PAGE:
We look for it on hot summer days and avoid it on cold winter days. We are talking about the wind, with which we have always had a love-hate relationship. There has also been an element of mystery and awe, even veneration in the case of the ancient world. Quetzalcoatl was the Aztecwind god, while Aeolus was the king of the winds who meets Ulysses in the Odyssey. And that veneration was understandable, given that rainfall depended on the wind, as did crops and the survival of livestock. The same was true of navigation and turbulence at sea; as well as the earliest form of mechanical wind power, namely windmills, with which grain was ground to produce flour for bread.
The importance of wind to human life has not changed – just think of wind power as an infinite source of renewable electricity – but our knowledge about the mechanisms that regulate its behavior is now far greater. And so: how is wind formed?
A question of high and low pressure
Wind is formed by pressure differences in the Earth’s atmosphere, which are in turn due to temperature differences. In actual fact, the Sun heats the Earth’s surface unevenly, creating areas of high and low pressure. Air always moves from areas of high pressure to areas of low pressure, thereby generating wind.
In order to better understand how wind is formed, let’s go back to a subject in high school physics: the study of fluids (liquids and gases) in motion, which is known as fluid dynamics. In fluid dynamics there is a fundamental principle: a fluid always moves from a high-pressure zone to a low-pressure zone.
Understanding the mechanism is very simple: take a balloon, fill your lungs with air and blow into it as hard as you can. The balloon will begin to inflate, and, the more you blow, the more the pressure will increase, because there will be more and more air molecules inside the balloon colliding with each other. If you let go of the balloon at some point, the air molecules will start to come out, because outside the balloon the pressure is less and there is far more space for them. In this way we have created the wind, which has moved from a high-pressure zone to a low-pressure zone.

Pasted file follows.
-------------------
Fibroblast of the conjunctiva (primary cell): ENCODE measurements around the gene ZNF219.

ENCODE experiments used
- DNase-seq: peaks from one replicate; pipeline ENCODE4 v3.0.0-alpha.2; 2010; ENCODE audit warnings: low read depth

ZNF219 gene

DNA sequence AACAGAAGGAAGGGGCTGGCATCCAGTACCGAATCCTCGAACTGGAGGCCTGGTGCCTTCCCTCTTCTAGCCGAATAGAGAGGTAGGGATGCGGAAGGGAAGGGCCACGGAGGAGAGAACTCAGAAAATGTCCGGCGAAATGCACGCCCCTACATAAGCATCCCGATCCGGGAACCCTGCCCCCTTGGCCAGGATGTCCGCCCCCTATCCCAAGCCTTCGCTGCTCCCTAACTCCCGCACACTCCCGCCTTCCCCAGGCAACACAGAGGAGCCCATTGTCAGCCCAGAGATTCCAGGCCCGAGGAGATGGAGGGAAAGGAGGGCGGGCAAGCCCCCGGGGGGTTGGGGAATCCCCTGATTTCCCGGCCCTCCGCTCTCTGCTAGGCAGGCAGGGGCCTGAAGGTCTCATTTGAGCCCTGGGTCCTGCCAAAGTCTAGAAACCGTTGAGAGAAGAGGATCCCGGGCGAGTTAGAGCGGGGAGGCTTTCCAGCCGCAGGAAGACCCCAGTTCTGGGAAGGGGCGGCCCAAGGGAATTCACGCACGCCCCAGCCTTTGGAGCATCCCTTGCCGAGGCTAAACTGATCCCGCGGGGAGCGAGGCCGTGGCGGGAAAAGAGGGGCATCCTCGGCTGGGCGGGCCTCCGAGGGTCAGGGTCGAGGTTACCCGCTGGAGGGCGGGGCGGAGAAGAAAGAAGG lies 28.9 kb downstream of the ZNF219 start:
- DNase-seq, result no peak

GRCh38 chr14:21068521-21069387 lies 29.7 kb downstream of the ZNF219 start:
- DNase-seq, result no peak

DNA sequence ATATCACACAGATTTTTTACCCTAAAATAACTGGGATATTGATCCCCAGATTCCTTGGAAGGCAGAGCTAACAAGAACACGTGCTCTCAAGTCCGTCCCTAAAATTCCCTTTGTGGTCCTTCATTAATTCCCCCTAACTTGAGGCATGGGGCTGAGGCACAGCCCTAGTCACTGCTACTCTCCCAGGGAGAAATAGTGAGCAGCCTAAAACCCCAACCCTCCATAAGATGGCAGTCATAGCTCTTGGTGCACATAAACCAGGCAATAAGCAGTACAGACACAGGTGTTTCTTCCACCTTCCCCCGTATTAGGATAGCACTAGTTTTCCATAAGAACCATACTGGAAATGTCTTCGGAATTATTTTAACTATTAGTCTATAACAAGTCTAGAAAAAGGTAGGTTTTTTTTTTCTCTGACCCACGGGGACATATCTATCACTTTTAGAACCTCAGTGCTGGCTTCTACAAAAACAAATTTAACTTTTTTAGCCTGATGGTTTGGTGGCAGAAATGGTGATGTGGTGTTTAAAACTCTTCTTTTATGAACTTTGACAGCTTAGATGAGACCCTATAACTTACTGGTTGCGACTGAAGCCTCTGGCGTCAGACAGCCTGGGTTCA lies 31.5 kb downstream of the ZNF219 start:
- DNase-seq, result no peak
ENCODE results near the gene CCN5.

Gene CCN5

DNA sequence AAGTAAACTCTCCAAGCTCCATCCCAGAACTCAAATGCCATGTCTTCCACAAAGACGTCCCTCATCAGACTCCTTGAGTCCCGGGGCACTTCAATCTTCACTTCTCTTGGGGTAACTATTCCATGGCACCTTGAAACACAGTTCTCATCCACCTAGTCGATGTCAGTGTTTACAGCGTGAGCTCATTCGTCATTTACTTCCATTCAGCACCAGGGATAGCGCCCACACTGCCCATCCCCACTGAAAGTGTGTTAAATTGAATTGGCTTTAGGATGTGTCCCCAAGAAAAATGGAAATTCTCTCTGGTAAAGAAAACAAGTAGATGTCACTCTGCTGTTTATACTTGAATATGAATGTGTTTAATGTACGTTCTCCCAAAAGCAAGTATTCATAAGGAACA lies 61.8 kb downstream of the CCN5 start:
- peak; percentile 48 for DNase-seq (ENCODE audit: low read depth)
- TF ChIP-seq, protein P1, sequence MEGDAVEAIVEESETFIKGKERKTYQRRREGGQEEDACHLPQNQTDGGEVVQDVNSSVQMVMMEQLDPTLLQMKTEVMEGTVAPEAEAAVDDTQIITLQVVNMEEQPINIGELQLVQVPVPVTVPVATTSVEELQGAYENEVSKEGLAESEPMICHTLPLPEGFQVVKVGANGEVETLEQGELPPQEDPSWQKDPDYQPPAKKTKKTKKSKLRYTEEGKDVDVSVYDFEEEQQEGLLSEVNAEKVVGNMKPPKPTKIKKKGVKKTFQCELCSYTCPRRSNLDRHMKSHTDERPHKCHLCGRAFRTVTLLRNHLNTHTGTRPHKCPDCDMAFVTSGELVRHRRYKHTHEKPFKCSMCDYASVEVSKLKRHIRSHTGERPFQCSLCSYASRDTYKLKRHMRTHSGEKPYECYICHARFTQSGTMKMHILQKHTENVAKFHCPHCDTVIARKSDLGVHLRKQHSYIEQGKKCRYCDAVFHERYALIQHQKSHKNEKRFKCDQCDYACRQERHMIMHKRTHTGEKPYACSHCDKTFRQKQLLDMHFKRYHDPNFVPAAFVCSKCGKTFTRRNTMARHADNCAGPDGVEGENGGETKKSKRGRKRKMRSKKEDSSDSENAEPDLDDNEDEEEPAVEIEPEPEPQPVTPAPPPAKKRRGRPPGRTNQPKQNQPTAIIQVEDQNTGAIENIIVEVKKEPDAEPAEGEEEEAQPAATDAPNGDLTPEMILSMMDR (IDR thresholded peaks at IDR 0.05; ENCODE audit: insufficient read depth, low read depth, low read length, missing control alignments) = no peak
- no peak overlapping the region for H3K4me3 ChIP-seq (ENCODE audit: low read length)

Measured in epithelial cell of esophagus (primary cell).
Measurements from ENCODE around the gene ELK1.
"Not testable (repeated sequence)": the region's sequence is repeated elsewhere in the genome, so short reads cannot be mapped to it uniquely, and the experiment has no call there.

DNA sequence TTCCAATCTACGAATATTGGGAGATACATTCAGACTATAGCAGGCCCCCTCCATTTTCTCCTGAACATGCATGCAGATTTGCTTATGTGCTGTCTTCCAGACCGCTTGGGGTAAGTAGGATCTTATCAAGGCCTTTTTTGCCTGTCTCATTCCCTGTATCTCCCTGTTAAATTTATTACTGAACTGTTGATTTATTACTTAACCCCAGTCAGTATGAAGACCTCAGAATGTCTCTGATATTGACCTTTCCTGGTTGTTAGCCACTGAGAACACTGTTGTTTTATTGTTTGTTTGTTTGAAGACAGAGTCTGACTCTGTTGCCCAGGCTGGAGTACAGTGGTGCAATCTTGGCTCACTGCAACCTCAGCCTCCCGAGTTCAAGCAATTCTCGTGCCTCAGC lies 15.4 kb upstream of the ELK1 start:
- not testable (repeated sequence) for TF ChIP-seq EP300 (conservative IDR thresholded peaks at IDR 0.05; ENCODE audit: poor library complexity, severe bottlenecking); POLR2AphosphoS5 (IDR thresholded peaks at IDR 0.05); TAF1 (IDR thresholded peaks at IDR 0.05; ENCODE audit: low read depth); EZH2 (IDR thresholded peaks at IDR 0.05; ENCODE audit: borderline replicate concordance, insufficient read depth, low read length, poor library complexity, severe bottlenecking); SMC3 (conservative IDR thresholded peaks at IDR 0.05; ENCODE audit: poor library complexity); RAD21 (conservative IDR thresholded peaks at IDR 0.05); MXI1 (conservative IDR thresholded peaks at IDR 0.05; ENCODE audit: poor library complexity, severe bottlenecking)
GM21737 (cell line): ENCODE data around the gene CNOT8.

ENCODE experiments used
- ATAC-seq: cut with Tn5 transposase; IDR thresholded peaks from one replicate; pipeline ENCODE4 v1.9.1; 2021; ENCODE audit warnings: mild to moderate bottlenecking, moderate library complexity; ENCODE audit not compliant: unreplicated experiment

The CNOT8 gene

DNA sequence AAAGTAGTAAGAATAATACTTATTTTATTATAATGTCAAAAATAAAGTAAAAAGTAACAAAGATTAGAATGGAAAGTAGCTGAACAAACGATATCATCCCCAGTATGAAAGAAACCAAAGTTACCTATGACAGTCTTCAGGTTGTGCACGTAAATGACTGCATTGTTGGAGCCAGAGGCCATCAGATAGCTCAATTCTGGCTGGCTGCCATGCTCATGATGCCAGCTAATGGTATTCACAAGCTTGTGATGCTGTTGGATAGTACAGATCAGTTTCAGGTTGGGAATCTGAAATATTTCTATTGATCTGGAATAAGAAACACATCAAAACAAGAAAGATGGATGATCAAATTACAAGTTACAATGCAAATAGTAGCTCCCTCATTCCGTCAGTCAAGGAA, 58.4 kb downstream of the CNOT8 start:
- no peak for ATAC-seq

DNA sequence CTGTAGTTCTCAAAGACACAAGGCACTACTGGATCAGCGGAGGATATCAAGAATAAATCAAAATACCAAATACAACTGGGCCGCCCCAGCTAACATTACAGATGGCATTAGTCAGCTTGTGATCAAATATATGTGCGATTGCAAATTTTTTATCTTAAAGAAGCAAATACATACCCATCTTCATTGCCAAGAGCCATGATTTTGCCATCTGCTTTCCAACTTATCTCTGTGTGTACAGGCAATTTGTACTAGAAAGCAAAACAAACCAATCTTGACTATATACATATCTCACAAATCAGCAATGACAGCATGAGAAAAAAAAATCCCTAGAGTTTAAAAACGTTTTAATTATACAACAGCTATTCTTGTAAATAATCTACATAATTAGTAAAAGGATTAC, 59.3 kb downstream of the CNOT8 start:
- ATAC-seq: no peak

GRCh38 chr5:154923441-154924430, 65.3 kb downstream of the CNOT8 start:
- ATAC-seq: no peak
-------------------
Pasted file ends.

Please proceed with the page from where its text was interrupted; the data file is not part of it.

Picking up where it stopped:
What we have just described is the principle behind the formation of winds. Obviously, reality is far more complex, and there are other factors that contribute to the intensity and direction of winds. The most important include:
The Coriolis force, which is due to the Earth’s rotation and on which cyclonic and anticyclonic winds in the atmosphere depend.
There’s also the force of friction with the Earth’s surface and seas, which is all the greater when there are variations in altitude, such as mountain ranges or hills.
Where it makes sense to install a wind farm
So where does it make sense to install wind turbines to produce renewable energy? Contrary to what you might think, strong but inconstant gusts of wind are not useful: wind turbines need sustained but mostly constant wind. That is why the best areas are open spaces, such as the sea (companies and other organizations have in fact been building offshore wind farms for more than 30 years), where there is less friction between the air and water, and winds can blow continuously throughout the day; or large areas of flat land or plateaux with no obstacles around, such as islands which, not surprisingly, are among the most windy land areas.
And so, even if we want to avoid it sometimes, we will always go in search of the wind as it is a natural and infinite resource with enormous energy potential.